With the midterms less than two weeks away, liberal commentators have put a lot of heat on Republican candidates who advocate repealing Obamacare but don't have a fully-formed plan to replace it. There's been less attention to Democrats who pledge to "fix" the president's troubled healthcare overhaul. What, specifically, would they fix? Tuesday's Senate debate in New Hampshire, between incumbent Democratic Sen. Jeanne Shaheen and GOP challenger Scott Brown, was a textbook case of a Democrat promising to fix Obamacare without offering much in the way of actual fixes.

Shaheen stood behind her vote for the Affordable Care Act, arguing that "We don't want to go back to a time when health insurance companies could determine what kind of care people get." Then moderator Chuck Todd asked, "What is a 'fix bill' you would like to introduce?" This is what Shaheen had to say:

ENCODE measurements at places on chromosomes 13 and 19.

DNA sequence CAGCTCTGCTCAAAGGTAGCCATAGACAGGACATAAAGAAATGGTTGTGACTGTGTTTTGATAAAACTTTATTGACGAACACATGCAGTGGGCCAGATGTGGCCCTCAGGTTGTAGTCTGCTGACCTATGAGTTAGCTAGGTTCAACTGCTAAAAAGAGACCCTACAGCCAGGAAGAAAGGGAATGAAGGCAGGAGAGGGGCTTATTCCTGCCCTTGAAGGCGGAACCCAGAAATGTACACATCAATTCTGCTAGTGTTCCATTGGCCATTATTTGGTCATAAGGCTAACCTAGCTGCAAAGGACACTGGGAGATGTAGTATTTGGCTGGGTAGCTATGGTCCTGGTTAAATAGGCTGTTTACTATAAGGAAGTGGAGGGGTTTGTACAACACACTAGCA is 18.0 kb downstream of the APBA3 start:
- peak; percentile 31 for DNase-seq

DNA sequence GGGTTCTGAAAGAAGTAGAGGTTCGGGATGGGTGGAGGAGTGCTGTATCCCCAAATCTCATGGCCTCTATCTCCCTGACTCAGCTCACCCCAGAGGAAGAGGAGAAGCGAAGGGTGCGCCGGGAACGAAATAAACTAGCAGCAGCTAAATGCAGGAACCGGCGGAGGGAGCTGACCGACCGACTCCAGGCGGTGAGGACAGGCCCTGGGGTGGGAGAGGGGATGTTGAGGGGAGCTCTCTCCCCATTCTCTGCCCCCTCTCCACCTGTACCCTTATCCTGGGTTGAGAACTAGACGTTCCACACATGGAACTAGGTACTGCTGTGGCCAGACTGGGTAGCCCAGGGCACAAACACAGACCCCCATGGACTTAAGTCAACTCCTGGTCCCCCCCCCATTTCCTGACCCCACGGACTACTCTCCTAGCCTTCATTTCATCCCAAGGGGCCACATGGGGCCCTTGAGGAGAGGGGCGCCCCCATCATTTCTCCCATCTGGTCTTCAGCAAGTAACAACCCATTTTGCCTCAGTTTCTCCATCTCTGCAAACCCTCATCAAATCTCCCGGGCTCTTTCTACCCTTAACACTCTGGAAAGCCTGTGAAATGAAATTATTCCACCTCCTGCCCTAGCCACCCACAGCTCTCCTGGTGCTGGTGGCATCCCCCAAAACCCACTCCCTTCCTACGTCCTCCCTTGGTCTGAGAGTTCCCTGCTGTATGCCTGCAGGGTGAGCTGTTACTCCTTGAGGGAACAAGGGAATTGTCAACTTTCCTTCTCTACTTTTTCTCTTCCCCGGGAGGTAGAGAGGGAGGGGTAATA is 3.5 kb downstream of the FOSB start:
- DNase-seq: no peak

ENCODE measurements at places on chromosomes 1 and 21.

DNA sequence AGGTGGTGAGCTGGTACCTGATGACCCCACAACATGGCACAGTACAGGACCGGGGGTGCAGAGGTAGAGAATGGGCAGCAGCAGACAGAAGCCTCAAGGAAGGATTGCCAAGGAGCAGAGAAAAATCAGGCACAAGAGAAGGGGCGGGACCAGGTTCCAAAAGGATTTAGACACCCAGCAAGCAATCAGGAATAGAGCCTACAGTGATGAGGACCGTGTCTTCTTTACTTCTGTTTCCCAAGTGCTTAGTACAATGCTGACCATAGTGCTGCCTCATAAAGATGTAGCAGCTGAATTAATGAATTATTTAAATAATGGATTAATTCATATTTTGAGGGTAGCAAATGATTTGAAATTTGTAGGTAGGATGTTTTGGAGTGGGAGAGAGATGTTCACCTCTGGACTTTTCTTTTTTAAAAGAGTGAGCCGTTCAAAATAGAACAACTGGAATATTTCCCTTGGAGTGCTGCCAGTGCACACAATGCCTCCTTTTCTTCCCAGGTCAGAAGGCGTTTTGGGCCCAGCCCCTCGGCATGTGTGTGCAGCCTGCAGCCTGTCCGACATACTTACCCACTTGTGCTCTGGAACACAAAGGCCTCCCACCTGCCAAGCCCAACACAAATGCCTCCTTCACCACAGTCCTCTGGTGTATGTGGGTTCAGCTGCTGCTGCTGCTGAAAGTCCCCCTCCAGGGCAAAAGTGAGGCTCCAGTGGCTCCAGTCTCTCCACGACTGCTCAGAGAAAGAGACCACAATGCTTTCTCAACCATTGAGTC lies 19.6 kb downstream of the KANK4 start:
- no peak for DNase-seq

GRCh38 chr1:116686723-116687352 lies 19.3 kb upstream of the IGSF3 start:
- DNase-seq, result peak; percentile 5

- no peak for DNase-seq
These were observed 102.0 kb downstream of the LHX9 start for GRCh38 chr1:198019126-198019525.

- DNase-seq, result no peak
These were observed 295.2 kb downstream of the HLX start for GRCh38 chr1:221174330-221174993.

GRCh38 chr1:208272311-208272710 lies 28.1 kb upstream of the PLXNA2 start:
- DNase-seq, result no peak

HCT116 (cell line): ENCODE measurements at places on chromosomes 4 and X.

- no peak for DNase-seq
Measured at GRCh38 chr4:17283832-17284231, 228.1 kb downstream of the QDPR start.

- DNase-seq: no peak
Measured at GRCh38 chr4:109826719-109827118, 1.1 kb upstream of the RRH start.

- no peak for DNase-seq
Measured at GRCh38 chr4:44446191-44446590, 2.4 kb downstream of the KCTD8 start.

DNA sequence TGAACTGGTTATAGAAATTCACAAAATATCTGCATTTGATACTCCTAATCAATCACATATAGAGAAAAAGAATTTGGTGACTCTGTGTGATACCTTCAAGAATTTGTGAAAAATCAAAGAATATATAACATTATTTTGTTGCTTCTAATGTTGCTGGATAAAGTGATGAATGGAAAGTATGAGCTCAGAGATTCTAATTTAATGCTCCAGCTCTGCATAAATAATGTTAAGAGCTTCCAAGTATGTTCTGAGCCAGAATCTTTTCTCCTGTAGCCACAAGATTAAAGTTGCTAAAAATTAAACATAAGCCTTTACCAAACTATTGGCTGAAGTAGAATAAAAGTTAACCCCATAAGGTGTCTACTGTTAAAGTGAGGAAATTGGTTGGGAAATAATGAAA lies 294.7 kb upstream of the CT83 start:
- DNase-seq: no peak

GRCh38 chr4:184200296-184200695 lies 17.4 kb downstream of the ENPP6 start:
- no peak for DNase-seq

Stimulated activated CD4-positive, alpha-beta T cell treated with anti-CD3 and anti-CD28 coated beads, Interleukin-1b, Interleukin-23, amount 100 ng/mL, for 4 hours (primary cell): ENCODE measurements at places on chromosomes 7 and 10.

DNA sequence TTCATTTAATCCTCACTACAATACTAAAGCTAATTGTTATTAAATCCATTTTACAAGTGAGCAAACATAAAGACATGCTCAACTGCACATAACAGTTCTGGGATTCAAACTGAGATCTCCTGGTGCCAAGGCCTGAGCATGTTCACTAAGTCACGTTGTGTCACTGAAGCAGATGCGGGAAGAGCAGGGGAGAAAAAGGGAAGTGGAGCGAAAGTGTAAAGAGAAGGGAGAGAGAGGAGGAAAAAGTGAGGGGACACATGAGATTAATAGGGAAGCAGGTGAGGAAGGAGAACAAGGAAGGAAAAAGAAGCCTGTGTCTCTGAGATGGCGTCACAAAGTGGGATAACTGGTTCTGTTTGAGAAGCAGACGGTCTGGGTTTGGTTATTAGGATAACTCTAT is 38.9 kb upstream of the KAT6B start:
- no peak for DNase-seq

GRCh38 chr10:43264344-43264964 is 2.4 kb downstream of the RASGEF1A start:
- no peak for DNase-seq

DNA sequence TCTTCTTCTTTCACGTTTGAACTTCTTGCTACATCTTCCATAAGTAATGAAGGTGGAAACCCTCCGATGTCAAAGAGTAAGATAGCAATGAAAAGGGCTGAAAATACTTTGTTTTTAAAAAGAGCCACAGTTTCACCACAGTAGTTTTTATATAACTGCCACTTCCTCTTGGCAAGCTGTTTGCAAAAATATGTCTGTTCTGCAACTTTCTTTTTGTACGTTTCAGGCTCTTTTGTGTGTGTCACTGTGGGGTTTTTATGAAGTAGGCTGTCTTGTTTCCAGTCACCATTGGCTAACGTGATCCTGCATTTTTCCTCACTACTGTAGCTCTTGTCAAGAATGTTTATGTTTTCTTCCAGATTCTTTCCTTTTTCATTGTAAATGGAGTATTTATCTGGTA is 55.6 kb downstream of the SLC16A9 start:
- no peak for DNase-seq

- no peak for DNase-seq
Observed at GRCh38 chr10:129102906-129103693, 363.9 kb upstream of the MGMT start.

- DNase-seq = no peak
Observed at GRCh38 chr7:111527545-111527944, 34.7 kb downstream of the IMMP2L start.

Well, like any other major issue, healthcare is something that we have to continue to address as we implement it. This has been a major change. One of the things that I've proposed is an independent CEO and advisory committee that would oversee the healthcare website, because we saw some issues with the rollout of the website.

That was Shaheen's fix: she would appoint an Obamacare committee. But one that will just cover the website.

As President Obama has often said that the healthcare law is more than a website, surely an Obamacare fix is more than a website fix. What about the people facing sky-high deductibles? What about the people facing higher premiums without taxpayer-paid subsidies? What about the people facing narrow networks of doctors? (Might it be that health insurance companies still determine what kind of care people get?) And what about Obamacare's long-term fiscal outlook, that it will likely add to the deficit rather than cut it, as proponents had claimed?

In the past year or so, Shaheen has supported a few short-term changes to the healthcare law, like allowing people to temporarily keep policies that would otherwise have been canceled. But when it comes to actually fixing Obamacare, Shaheen is not very different from many of her fellow Democrats. She says she wants to fix Obamacare, but doesn't have much to offer.